While the scandal immediately preceding the departure of Attorney General Alberto Gonzales from the Justice Department centered on the firing of U.S. Attorneys, today’s papers spell out the misguided poicies of torture and cruel treatment Gonzales leaves as his legacy.
Here’s National Public Radio:
Out of that quiet counsel emerged the policy that enemy combatants could be held indefinitely without access to a lawyer, and the policy that detainees captured in Afghanistan were not entitled to the protections of the Geneva Conventions. Gonzales helped create the so-called “torture memo,” which allowed harsh interrogation tactics that some people considered torture.
“All of these policies were legally suspect at best, and certainly deeply damaging to U.S. interests, both as a matter of human rights and as a matter of national security,” says Princeton scholar Deborah Pearlstein, who was then director of the U.S. Law & Security Program at Human Rights First.
And more on the Gonzales legacy of torture and cruel treatment from:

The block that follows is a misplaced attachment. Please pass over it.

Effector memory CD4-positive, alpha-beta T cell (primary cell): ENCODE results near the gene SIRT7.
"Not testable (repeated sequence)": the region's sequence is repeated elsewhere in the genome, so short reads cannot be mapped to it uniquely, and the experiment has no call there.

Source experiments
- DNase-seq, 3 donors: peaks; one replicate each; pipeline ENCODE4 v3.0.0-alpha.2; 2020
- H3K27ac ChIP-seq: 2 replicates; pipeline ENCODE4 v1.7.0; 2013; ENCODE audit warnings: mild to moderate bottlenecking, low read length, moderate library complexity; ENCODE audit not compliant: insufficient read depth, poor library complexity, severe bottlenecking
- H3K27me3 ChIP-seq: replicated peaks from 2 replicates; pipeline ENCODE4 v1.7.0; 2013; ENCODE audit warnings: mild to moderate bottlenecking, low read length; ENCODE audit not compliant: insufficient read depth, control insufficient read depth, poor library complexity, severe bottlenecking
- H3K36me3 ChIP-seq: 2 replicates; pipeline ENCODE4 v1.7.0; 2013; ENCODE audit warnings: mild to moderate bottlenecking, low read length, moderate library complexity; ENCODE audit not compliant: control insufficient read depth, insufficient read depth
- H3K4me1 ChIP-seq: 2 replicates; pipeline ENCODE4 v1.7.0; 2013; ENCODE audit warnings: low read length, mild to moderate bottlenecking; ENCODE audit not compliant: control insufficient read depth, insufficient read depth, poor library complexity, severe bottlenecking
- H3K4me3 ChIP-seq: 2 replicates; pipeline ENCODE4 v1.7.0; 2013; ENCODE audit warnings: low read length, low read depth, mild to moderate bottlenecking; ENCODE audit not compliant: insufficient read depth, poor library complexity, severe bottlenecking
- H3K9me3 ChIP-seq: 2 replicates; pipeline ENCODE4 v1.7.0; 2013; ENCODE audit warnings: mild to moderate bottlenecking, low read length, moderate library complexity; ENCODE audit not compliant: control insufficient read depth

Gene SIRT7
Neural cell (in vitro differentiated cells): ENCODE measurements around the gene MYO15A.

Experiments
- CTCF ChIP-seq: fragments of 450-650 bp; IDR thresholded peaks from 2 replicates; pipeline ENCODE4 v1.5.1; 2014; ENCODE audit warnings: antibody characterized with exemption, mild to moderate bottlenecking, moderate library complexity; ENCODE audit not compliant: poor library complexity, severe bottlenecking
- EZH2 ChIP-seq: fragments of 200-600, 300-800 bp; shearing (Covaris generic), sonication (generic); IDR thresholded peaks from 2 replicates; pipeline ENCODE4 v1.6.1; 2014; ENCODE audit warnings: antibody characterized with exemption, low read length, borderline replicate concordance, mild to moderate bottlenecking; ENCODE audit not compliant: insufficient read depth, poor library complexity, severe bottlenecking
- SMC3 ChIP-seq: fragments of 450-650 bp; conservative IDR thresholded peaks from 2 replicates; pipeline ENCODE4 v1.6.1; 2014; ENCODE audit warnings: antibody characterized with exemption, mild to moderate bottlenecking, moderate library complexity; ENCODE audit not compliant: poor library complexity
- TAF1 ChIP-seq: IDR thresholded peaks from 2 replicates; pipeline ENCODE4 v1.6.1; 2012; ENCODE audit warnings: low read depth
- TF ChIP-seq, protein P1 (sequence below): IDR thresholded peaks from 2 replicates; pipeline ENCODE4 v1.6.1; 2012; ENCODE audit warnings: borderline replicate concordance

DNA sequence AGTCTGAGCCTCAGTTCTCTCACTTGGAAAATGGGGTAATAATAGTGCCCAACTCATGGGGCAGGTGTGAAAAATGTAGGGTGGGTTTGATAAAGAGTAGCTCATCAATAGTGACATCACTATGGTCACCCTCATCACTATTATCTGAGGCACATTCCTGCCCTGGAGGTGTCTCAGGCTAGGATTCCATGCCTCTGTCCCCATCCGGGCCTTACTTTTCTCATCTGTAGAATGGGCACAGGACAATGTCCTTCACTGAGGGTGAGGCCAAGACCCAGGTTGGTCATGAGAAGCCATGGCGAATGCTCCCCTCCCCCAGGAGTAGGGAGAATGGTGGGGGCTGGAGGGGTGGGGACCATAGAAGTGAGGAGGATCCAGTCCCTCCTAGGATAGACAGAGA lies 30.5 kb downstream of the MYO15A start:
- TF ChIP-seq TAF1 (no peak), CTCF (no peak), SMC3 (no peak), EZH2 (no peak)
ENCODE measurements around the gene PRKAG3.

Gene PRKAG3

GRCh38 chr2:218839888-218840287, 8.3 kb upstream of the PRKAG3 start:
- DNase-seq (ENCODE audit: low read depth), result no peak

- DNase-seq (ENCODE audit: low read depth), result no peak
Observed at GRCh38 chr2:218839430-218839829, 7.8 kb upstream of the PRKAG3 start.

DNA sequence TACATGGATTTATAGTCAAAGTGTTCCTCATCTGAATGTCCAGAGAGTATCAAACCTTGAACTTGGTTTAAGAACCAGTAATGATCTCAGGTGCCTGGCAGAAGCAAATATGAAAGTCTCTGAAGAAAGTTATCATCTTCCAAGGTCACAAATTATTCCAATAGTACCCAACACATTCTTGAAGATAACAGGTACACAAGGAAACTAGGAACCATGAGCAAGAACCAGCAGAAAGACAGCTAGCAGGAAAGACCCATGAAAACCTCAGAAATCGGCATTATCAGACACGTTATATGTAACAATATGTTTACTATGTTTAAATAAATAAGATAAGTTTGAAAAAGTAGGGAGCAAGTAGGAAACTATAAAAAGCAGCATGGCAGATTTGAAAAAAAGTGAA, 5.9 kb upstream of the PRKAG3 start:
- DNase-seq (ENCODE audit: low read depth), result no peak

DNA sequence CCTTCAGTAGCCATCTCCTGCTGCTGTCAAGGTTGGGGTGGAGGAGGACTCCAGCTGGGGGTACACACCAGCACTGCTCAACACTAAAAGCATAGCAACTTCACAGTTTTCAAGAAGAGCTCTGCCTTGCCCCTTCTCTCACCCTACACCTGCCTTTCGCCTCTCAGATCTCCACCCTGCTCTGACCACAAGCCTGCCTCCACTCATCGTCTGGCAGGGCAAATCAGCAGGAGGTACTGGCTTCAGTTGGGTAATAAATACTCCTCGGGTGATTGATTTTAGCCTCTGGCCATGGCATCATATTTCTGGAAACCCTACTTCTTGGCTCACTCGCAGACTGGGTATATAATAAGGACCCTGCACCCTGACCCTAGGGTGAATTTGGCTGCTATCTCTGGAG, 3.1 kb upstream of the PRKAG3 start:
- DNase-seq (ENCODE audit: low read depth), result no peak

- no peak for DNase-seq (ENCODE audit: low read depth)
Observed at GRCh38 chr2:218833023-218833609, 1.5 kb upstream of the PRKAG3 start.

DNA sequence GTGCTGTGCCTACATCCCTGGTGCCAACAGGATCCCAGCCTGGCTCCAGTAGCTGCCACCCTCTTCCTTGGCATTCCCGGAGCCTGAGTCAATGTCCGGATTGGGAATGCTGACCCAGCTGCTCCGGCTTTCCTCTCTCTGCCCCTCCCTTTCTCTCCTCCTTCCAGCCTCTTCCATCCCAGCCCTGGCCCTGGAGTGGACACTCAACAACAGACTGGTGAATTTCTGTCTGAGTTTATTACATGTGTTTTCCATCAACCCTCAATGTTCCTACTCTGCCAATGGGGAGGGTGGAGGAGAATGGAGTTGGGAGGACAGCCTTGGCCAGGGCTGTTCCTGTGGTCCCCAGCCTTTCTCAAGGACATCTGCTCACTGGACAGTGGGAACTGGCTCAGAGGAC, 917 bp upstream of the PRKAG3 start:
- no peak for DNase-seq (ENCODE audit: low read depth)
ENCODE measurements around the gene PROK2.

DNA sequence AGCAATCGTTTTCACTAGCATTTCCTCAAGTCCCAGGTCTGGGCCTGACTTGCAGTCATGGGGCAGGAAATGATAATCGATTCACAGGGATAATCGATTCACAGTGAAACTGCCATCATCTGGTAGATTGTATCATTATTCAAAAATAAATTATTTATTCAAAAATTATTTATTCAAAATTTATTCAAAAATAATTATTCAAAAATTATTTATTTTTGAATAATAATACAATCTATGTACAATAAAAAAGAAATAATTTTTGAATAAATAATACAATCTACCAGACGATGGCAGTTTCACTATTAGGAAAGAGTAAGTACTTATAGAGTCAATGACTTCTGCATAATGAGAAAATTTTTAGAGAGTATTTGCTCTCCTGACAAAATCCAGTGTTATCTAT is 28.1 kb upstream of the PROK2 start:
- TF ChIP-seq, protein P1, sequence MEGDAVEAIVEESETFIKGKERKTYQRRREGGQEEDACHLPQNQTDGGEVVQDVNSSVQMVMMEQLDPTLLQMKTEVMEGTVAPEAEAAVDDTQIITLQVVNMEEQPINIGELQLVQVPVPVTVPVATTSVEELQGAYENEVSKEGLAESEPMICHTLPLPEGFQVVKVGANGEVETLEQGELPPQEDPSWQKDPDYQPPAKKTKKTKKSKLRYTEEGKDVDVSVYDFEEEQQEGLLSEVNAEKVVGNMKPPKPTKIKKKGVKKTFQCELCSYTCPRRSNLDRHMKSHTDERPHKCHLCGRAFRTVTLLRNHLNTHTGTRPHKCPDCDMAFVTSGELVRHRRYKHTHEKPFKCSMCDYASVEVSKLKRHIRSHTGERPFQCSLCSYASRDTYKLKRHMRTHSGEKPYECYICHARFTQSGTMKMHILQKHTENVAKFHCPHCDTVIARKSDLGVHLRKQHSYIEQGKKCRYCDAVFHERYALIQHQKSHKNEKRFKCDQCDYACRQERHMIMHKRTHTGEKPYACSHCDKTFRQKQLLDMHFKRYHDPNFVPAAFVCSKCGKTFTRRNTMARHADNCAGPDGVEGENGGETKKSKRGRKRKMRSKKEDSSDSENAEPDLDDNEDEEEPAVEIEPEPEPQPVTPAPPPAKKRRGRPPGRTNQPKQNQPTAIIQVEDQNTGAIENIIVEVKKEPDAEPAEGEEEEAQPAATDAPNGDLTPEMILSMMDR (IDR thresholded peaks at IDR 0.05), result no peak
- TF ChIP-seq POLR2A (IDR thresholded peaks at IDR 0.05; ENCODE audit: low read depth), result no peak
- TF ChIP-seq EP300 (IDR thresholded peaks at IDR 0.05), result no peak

And in commentary in the San Francisco Chronicle:
As early as January 2005, a dozen retired generals and admirals publicly opposed Gonzales’ nomination for the post of U.S. attorney general, declaring that “U.S. detention and interrogation operations in Afghanistan, Iraq, Guantanamo Bay, and elsewhere … have fostered greater animosity toward the United States, undermined our intelligence-gathering efforts, and added to the risks facing our troops serving around the world.”
Jordan Paust, a former member of the U.S. Army Judge Advocate General Corps, recently wrote that “not since the Nazi era have so many lawyers been so clearly involved in international crimes concerning the treatment and interrogation of persons detained during war.”